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Traffic Robocops are Making Streets Safer in Congo

A group of engineers called Women’s Technology are fighting traffic deaths and crooked cops with automatons.

Gif by Addison Eaton

The DRC (Democratic Republic of Congo) has become almost a byword for poverty and violence. Decades of endless warfare and generations of blatant corruption have left the nation torn, with no end to the country’s major problems in sight. At the center of all of this chaos is the capital of Kinshasa, Africa’s third largest metropolis, with almost nine million people living amidst decaying infrastructure. Although thankfully free of the most egregious brutality seen in the nation’s east, the city is still notorious for dirty cops, gridlock, and traffic deaths, among other perils. Yet although some equate the DRC with intractable dysfunction, there are many within the country fighting against the flow of conflict and corruption to repair their nation. In Kinshasa, a group of local engineers has come up with a particularly fantastical and unexpectedly practical solution to the city’s dangerous roads and unreliable traffic police: RoboTrafficCops.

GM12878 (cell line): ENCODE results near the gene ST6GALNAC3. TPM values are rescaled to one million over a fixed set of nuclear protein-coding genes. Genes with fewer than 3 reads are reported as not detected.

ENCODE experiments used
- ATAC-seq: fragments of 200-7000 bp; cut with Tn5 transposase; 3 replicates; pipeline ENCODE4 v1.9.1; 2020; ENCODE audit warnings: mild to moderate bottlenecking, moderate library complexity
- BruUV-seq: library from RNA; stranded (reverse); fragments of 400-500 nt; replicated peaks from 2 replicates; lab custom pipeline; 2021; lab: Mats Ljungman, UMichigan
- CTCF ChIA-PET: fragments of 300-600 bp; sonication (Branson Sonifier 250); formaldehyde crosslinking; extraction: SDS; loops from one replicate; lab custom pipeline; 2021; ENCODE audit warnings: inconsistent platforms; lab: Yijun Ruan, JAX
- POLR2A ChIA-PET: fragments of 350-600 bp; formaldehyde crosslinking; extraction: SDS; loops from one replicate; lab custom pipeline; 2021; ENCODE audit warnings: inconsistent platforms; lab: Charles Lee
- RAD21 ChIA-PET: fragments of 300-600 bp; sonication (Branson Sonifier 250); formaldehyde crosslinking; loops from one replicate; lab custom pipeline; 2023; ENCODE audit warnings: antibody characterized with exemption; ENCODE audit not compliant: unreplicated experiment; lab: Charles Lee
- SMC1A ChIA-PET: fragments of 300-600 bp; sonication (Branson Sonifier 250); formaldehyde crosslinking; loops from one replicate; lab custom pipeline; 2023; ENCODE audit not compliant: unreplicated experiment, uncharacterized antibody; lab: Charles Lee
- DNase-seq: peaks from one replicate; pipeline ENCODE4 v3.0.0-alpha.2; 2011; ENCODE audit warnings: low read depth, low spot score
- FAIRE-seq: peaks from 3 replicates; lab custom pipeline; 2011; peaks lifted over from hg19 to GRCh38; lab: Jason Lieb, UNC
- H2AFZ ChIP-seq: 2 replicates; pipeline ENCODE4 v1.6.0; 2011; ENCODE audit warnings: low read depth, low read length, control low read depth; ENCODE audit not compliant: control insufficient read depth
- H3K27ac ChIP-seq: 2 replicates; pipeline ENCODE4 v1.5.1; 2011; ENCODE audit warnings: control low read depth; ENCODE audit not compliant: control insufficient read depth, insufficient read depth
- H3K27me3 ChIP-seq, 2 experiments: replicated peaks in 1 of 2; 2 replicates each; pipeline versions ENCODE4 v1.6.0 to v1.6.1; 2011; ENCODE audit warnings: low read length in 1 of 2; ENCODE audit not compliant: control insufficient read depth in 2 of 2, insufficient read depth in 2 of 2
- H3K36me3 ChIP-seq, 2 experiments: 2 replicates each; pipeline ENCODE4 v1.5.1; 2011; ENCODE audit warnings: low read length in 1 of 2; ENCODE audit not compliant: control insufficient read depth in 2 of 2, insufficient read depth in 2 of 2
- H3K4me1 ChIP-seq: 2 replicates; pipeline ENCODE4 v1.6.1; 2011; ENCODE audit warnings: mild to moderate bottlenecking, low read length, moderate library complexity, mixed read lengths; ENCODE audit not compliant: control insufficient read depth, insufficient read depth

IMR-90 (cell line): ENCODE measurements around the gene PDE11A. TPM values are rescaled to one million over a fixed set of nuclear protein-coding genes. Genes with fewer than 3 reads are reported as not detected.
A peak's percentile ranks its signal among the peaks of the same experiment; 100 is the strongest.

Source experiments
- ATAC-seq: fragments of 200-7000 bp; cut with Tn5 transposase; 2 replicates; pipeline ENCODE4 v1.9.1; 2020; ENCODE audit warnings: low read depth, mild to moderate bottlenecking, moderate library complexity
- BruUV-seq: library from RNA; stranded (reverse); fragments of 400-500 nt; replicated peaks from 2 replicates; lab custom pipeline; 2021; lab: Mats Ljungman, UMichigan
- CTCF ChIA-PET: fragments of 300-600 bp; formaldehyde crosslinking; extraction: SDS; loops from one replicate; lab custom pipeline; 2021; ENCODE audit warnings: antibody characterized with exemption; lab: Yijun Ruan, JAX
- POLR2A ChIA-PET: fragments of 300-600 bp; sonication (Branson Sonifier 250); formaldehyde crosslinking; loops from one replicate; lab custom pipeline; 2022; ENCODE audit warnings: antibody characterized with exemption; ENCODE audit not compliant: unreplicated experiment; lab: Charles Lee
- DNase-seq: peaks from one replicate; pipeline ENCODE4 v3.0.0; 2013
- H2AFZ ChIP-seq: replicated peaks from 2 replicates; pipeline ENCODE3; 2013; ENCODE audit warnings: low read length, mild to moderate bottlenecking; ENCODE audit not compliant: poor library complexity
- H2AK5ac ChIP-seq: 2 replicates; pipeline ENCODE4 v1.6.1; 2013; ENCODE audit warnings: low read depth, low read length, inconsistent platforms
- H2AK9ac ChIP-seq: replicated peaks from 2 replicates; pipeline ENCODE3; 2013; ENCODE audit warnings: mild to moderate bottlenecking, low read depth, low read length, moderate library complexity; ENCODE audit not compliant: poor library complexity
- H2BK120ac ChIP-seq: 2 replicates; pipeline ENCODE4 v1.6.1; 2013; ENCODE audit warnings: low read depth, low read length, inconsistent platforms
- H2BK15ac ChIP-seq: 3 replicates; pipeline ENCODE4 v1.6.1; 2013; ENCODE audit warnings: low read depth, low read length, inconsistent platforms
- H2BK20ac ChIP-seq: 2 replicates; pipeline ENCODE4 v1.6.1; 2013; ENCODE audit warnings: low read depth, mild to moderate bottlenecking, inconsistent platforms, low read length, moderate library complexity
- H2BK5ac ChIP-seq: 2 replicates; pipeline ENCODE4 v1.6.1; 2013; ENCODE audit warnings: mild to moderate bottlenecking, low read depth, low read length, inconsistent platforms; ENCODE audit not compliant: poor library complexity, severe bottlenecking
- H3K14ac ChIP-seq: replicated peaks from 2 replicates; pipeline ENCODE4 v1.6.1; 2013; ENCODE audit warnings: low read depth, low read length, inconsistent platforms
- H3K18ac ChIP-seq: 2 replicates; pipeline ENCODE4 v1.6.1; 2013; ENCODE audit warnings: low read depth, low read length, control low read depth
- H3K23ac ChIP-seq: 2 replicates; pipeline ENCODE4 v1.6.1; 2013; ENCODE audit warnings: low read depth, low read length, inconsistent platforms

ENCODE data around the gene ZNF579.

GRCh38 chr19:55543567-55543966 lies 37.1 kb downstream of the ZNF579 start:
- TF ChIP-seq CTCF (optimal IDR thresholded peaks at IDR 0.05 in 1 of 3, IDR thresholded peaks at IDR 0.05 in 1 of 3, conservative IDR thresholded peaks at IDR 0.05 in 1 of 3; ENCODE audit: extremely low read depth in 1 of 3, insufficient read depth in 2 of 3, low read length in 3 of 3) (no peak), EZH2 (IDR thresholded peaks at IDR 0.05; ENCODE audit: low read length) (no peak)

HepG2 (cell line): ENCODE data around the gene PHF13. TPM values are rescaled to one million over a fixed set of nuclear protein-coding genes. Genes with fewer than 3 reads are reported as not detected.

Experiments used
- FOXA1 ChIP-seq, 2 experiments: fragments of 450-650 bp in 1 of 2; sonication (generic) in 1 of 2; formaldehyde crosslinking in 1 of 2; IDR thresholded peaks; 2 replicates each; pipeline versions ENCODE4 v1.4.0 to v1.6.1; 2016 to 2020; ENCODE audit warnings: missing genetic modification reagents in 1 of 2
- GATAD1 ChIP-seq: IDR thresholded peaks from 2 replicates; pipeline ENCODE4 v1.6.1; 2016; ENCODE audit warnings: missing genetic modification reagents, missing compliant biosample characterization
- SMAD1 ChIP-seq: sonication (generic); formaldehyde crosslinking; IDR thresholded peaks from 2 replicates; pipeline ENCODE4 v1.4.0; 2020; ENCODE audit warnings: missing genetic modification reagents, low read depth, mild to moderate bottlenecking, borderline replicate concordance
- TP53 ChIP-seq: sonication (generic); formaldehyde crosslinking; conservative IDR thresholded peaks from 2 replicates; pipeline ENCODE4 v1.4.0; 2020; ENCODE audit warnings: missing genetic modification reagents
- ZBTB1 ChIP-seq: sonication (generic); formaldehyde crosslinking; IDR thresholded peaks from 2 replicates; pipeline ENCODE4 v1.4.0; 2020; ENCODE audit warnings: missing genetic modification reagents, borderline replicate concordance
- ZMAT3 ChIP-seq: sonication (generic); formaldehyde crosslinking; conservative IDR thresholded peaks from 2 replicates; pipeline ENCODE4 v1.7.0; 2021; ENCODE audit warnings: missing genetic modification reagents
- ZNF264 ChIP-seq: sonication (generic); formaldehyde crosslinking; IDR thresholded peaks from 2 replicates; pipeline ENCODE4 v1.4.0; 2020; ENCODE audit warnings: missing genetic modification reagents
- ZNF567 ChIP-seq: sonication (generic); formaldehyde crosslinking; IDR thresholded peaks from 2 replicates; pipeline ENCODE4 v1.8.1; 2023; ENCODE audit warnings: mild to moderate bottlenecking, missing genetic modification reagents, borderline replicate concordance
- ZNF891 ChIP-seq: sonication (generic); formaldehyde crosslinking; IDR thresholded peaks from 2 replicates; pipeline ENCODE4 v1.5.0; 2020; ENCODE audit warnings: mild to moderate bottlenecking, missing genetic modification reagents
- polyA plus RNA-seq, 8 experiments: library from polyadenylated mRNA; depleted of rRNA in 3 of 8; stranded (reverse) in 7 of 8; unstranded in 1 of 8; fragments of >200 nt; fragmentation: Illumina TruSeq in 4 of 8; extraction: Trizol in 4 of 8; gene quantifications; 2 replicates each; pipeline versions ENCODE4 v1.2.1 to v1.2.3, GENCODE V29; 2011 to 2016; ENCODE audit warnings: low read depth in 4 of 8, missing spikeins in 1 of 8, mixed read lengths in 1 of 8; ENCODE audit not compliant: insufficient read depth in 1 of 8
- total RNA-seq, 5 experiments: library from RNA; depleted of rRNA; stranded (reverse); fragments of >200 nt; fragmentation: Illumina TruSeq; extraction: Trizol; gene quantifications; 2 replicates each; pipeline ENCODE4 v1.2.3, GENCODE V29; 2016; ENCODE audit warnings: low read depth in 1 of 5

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Meet the Supermodel Who's Changing Education for Congolese Girls

Not just another pretty face: Half Congolese, half Cypriot model Noella Coursaris is using her celebrity to bankroll schools.

Still think supermodels only strut Bryant Park catwalks and puff cigarettes on the Lower East Side? Half Congolese, half Cypriot model Noella Coursaris is bucking the "nothing but a pretty face" stereotype. She's using her celebrity platform to make positive social change by bankrolling schools for girls living in poverty in the Congo and working to educate the public about sexual violence against the country's women.

Her nonprofit organization, the Georges Malaika Foundation, focuses on "unlocking the potential of young African girls in the Democratic Republic of Congo through education." Coursaris recently sat down with CNN to talk about why she's so focused on education for women and girls.

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